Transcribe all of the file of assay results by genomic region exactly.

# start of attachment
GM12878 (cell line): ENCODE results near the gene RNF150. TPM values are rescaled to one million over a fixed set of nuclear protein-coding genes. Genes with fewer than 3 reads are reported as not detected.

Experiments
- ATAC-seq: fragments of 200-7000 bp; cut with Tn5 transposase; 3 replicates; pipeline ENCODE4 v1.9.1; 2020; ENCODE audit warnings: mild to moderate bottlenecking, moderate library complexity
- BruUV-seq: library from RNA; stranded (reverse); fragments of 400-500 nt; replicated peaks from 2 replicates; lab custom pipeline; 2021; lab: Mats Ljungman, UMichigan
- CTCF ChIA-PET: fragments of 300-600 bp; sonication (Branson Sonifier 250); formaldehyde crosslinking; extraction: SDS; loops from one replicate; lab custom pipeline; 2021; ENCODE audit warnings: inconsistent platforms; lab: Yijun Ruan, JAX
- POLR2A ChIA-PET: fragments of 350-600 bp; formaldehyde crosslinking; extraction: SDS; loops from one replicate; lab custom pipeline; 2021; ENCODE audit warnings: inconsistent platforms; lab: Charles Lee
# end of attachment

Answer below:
GM12878 (cell line): ENCODE results near the gene RNF150. TPM values are rescaled to one million over a fixed set of nuclear protein-coding genes. Genes with fewer than 3 reads are reported as not detected.

Experiments
- ATAC-seq: fragments of 200-7000 bp; cut with Tn5 transposase; 3 replicates; pipeline ENCODE4 v1.9.1; 2020; ENCODE audit warnings: mild to moderate bottlenecking, moderate library complexity
- BruUV-seq: library from RNA; stranded (reverse); fragments of 400-500 nt; replicated peaks from 2 replicates; lab custom pipeline; 2021; lab: Mats Ljungman, UMichigan
- CTCF ChIA-PET: fragments of 300-600 bp; sonication (Branson Sonifier 250); formaldehyde crosslinking; extraction: SDS; loops from one replicate; lab custom pipeline; 2021; ENCODE audit warnings: inconsistent platforms; lab: Yijun Ruan, JAX
- POLR2A ChIA-PET: fragments of 350-600 bp; formaldehyde crosslinking; extraction: SDS; loops from one replicate; lab custom pipeline; 2021; ENCODE audit warnings: inconsistent platforms; lab: Charles Lee